Camp Melchor F. Dela Cruz, Upi Gamu, Isabela Camp Gen. Adriano Hernandez, Dingle, Iloilo Camp Natividad, Manolo Fortich, Bukidnon
Fort Gregorio Del Pilar, Baguio City Camp Martin Delgado, Iloilo City Camp Osito Bahian, Malaybalay City, Bukidnon
Camp Oscar Florendo, Parian, San Fernando, La Union Camp Monteclaro, Miag-ao, Iloilo Camp Ranao, Marawi City, Lanao del Sur
Camp Lt. Tito Abat, Manaoag, Pangasinan Camp Tirambulo, Guihulngan, Negros Oriental Camp Allere, Salvador, Lanao del Norte
Camp Servillano Aquino Tarlac City, Tarlac Camp Leon Kilat, Tanjay City, Negros Oriental Camp Duma Sinsuat, Barira, Maguindanao
Camp O'Donnell, Sta. Lucia, Capas, Tarlac Camp Fernandez, Angan-an, Sibulan, Negros Oriental Camp BGen Gonzalo H. Siongco, Datu Odin Sinsuat, Maguindanao
Fort Ramon Magsaysay, Palayan, Nueva Ecija Camp Ruperto Kangleon Palo, Leyte Camp Lucero, Carmen, Cotabato
Camp Tinio, Cabanatuan City, Nueva Ecija Camp Downes Military Reservation, Ormoc City, Leyte Camp Gen. Paulino Santos, Alamada, Cotabato
Camp Tecson, San Miguel, Bulacan, Bulacan Camp Vicente Lukban, Catbalogan, Western Samar Camp BGen. Hermenegildo Agaab, Malungon, Sarangani
Camp Gen. Mateo Capinpin, Tanay, Rizal Camp Overton, Suarez, Iligan City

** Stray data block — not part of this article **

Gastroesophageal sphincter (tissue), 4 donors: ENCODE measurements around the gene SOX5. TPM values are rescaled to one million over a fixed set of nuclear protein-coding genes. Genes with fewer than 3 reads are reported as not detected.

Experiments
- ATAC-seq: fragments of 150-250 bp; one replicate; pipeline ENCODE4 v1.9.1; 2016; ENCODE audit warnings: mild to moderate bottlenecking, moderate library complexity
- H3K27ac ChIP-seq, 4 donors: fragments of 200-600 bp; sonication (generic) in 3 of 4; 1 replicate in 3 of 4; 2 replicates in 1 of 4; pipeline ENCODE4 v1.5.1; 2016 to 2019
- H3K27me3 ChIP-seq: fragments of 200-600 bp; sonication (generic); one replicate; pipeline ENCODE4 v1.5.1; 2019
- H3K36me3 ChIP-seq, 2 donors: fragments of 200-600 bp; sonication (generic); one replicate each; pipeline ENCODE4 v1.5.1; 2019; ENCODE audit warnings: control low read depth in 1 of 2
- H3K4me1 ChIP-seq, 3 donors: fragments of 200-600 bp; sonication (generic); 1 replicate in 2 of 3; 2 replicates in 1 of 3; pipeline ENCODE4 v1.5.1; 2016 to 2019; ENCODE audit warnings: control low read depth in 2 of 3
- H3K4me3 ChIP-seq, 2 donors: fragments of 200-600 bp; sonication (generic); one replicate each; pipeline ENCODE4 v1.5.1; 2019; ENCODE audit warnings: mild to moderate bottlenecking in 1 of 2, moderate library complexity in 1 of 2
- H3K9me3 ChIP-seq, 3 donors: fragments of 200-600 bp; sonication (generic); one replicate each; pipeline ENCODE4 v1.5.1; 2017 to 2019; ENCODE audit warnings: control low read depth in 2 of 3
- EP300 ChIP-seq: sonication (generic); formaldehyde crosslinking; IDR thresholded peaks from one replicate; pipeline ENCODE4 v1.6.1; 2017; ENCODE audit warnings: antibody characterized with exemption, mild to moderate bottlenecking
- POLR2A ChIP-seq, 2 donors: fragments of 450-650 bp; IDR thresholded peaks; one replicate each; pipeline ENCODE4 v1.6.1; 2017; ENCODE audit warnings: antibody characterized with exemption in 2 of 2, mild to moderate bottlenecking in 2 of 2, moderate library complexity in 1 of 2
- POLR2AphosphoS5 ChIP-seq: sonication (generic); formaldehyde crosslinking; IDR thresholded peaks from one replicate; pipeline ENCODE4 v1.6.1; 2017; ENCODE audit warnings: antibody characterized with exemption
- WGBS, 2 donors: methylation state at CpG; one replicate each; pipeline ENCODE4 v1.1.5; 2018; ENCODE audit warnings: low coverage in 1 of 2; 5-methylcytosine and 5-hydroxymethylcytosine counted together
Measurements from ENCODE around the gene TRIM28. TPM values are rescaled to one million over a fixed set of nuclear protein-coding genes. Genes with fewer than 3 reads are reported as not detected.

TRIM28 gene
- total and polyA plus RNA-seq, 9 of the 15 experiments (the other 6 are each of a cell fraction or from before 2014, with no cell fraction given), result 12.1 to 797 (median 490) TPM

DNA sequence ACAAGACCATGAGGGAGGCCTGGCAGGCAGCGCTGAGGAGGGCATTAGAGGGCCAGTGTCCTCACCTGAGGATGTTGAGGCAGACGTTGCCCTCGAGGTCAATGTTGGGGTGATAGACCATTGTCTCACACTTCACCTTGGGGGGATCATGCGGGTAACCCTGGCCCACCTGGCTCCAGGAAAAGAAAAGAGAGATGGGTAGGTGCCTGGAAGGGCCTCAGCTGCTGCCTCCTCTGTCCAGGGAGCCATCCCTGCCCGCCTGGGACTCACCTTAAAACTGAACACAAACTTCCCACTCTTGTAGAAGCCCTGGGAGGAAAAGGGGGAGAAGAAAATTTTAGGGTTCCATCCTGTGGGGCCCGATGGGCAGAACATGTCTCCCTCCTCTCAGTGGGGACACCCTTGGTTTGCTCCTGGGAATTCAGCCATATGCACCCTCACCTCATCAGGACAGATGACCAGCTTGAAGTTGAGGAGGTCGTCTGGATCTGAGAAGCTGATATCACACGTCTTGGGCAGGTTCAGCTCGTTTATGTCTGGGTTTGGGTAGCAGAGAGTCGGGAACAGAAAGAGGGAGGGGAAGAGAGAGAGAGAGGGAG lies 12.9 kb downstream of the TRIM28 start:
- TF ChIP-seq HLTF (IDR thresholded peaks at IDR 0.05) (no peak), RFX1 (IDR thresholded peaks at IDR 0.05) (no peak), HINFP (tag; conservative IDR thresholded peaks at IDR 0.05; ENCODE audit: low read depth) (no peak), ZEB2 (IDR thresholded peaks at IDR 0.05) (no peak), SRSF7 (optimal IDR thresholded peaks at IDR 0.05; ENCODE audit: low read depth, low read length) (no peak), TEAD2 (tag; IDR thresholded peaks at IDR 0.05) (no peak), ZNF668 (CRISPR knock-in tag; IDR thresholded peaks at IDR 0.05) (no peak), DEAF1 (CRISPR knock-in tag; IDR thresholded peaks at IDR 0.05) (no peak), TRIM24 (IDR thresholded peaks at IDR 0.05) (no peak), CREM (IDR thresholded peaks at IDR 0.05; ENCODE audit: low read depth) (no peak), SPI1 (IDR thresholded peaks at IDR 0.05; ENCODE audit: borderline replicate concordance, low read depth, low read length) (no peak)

Camp Riego de Dios, Tanza, Cavite Camp Fermin Lira, Jr., General Santos City, South Cotabato
Camp Guillermo Nakar, Lucena City, Quezon Torrey Barracks, Malabang, Lanao del Sur
Camp Gen. Alfredo M. Santos, Calauag, Quezon Camp Amai Pakpak, Marawi City, Lanao del Sur
Camp Elias Angeles, Pili, Camarines Sur Camp Cabunbata, Isabela, Basilan
Camp Weene Martillana, San Jose, Pili, Camarines Sur
Camp Simeon Ola, Legazpi, Albay
Camp Eldridge, Los Baños, Laguna

The list of all military bases in the Philippines


Philippine Army Special Forces freefall jumpers with Special Operations Command, stationed at Fort Magsaysay

The Philippine Army has a number of units dedicated to special operations. These units report directly to the Philippine Army Special Operations Command

Special units

Service support units

  • 51st Engineering Brigade, PA
  • 52nd Engineering Brigade, PA
  • 53rd Engineering Brigade, PA
  • Army Signal Regiment
  • Army Artillery Regiment
  • Civil-Military Operations Group
  • Intelligence Security Group

Combat support units

Armor and cavalry


The Philippine Army has several regular units dedicated to counter-insurgency and conventional army operations.

Regular units

  • Perform such functions as the higher authorities may direct.
  • Train, organize and equip all Army reserve units; and
  • Develop, in accordance with the other major services, tactics, techniques and equipment of interest to the Army on field operations;
  • Prepare such units as may be necessary for the effective prosecution of national defense plans and programs and Armed Forces mission, including the expansion of the peacetime Army component to meet any emergency;